Trump out-smarts Kim Jong-Un during summit


Photo Courtesy of Dan Scavino Jr.

Kim and Trump standing next to each other on the red carpet during the Singapore summit

By Guzi He, Columnist

When President Donald Trump emerged empty-handed from his second summit with North Korea’s Kim Jong-Un, pundits spared no effort mocking the negotiations as a huge flop. The narrative was that Pyongyang will never surrender their nuclear weapons, as they are the ultimate deterrence against U.S.-led “regime-change”. Everything Trump does is therefore futile against this iron-willed nation. Yet, at the end of the day, it was Kim who truly lost the fight, not his American counterpart.

“Little Rocket Man” arrived in Vietnam betting that Trump would agree to just about anything to strike a deal. After all, a president devastated at home must be dying to put a “foreign policy victory” on his resume for the 2020 reelection bid.

The dictator was wrong. Trump is not heading a country gutted by international sanctions. America does not face widespread starvation and a crumbling infrastructure. Moreover, Trump’s message to North Korea has always been clear: denuclearize or suffer.

It was no coincidence that Kim began warming ties with South Korea and agreed to talk denuclearization shortly after the current administration’s “maximum pressure” campaign kicked in. Kim hopes to loosen the sanctions knot as if he had just played the part of a conciliatory, if not “peace-loving”, negotiator.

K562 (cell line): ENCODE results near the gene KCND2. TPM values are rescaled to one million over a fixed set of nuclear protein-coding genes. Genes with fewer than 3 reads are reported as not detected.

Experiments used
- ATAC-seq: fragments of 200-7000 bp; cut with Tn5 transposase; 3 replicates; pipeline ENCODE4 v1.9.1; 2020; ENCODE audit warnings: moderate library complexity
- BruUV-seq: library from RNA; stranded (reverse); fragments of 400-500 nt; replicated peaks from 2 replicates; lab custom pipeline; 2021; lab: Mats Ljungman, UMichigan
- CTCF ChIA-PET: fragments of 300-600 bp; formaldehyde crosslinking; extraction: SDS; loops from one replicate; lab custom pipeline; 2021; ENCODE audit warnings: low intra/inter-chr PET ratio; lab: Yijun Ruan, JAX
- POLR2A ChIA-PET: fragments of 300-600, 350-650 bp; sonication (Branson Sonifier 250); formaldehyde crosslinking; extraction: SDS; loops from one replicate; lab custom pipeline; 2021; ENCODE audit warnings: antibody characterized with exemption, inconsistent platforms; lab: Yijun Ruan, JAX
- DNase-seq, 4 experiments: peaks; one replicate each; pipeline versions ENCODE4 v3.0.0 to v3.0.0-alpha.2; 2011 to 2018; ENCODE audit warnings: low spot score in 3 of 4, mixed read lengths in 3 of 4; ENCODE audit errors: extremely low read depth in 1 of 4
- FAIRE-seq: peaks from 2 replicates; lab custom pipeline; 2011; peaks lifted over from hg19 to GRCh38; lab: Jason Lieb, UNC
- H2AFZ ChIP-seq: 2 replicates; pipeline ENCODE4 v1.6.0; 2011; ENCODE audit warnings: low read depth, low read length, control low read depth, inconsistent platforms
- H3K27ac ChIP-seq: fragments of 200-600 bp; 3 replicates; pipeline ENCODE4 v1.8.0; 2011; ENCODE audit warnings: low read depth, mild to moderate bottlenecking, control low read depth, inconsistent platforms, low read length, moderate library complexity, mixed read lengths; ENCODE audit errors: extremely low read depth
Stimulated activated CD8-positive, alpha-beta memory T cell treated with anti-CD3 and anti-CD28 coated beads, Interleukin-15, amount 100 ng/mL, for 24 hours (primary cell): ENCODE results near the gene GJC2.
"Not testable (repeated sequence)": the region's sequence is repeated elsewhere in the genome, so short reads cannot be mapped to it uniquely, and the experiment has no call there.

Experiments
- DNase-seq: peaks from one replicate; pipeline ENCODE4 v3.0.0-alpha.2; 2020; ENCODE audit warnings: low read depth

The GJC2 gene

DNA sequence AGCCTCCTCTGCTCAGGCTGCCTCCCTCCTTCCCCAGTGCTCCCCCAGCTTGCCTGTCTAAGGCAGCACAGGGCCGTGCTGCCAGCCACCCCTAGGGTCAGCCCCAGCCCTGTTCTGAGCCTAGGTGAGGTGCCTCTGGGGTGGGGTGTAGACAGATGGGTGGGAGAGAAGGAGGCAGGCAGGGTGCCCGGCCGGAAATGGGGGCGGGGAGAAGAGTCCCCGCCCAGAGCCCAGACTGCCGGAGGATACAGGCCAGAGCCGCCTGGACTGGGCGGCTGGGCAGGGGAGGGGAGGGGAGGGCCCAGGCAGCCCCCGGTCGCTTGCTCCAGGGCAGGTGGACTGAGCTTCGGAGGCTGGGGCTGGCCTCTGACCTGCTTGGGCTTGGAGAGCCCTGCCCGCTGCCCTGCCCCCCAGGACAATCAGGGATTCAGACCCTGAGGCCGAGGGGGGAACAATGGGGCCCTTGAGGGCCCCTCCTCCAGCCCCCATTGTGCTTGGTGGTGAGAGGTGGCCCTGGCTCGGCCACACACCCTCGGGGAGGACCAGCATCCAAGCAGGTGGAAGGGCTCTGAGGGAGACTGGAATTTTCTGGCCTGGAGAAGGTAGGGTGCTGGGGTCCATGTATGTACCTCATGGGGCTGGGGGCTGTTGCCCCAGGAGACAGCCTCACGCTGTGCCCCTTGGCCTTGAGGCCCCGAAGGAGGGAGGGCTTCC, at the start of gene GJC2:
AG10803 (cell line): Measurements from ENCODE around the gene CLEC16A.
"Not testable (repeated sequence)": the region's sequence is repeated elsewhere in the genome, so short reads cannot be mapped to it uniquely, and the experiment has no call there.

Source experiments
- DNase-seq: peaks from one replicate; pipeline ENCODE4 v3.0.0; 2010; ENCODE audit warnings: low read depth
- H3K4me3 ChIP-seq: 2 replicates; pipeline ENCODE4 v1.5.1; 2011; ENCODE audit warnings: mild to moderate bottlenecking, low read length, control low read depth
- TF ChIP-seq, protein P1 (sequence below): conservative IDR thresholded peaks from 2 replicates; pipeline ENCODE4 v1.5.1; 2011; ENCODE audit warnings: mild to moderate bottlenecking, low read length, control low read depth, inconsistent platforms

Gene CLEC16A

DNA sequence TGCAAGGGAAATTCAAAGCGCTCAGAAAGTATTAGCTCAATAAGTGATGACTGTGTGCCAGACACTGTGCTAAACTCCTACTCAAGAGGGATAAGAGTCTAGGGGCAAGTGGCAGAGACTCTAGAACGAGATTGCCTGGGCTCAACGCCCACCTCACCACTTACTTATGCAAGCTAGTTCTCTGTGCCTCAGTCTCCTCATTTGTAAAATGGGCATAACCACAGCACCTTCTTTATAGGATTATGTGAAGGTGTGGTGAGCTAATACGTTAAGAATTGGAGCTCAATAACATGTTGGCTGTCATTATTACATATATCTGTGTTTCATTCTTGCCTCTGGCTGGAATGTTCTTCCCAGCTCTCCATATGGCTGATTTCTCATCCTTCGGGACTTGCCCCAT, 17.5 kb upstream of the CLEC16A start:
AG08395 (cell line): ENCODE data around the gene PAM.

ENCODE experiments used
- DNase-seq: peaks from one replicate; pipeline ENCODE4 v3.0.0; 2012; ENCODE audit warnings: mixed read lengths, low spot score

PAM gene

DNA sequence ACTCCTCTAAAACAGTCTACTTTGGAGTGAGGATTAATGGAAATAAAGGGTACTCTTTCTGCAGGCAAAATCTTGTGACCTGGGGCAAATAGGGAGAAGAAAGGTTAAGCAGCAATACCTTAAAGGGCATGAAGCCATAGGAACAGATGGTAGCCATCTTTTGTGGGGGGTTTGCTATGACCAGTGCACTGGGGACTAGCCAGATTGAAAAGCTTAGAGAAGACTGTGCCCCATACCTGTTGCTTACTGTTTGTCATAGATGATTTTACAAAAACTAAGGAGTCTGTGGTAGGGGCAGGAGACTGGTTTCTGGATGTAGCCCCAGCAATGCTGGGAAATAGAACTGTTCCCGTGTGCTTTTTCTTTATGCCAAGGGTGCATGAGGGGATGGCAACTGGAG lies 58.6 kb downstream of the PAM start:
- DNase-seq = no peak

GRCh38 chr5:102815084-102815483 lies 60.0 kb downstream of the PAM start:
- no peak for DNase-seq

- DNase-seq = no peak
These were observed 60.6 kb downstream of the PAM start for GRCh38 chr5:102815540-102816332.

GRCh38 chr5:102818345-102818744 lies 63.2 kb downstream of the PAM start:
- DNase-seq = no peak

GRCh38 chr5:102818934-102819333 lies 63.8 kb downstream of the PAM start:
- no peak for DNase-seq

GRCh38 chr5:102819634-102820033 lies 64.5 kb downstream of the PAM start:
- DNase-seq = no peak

But Trump was smarter. He made no deal because “maximum pressure” meant nothing short of verifiable steps toward the dismantling of nuclear weapons could satisfy America. Despite Kim blowing up a test facility and returning the remains of U.S. troops who died in the Korean War, not a single sanction had been lifted and North Korea remains an isolated dystopia. Pyongyang’s shenanigans were the products of wishful thinking.

Underestimating Trump was not Kim’s only mistake. George Orwell said totalitarian states allege “outside enemies” to foster a siege mentality, thereby expanding government control of the population in the name of security. By keeping alive painful memories from the Korean War, the Kim regime justifies itself by claiming to protect its citizens from American aggression. But this source of legitimacy will run dry now that nuclear weapons make North Korea untouchable.

It is just a matter of time before people begin demanding more freedom and better living standards knowing they will not simply die the next day in a U.S. invasion. While Kim thought he could keep his nuclear weapons and fix the economy to appease his people at the same time, Trump is forcing him to make a choice.

Replacing missile trucks with reform-themed floats during the 70th Anniversary Parade, Kim has made no secret that he wants his country to focus on economic development. But the sanctions will deny him much needed foreign investment crucial to creating jobs and cutting poverty unless he abandons his priceless nuclear shield. In essence, Kim just made overarching promises before he had the will to deliver. He should be worried.

Now, as President Trump’s stance remains firm, Kim can only hope that someone with softer plans for North Korea takes office in 2021. But until then, the regime will continue to decay if no action is taken on both sides.

Time is running out for Little Rocket Man. He better choose fast.

Guzi is a freshman in LAS.

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